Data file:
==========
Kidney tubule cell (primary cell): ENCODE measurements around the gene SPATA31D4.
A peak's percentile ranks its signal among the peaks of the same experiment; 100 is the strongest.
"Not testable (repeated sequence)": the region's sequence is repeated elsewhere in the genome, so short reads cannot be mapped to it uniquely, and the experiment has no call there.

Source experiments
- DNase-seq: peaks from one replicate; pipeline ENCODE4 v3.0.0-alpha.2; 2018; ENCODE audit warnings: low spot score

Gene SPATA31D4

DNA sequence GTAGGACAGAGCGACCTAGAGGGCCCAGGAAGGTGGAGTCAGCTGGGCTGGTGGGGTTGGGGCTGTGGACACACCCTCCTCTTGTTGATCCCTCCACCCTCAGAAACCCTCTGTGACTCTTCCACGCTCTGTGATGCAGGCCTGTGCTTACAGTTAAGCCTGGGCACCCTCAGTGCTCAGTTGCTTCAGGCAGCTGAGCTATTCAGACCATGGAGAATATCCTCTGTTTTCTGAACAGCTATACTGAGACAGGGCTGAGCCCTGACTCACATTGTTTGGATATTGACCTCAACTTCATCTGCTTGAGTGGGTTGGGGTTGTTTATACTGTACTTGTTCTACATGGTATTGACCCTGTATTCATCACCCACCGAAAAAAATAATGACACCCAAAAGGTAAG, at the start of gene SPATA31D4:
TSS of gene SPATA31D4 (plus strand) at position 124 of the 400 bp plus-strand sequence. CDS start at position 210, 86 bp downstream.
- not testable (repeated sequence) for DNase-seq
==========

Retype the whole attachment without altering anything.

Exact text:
Kidney tubule cell (primary cell): ENCODE measurements around the gene SPATA31D4.
A peak's percentile ranks its signal among the peaks of the same experiment; 100 is the strongest.
"Not testable (repeated sequence)": the region's sequence is repeated elsewhere in the genome, so short reads cannot be mapped to it uniquely, and the experiment has no call there.

Source experiments
- DNase-seq: peaks from one replicate; pipeline ENCODE4 v3.0.0-alpha.2; 2018; ENCODE audit warnings: low spot score

Gene SPATA31D4

DNA sequence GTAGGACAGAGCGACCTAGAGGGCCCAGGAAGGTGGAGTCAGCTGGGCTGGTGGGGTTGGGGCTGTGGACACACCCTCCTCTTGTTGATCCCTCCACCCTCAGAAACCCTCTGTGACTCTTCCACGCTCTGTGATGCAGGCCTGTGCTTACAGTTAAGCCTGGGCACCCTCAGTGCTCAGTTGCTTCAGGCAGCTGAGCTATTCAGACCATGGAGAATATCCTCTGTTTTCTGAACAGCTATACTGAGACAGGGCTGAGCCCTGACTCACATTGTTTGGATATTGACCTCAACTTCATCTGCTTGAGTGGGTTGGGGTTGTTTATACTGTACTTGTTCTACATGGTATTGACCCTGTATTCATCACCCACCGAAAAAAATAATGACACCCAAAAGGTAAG, at the start of gene SPATA31D4:
TSS of gene SPATA31D4 (plus strand) at position 124 of the 400 bp plus-strand sequence. CDS start at position 210, 86 bp downstream.
- not testable (repeated sequence) for DNase-seq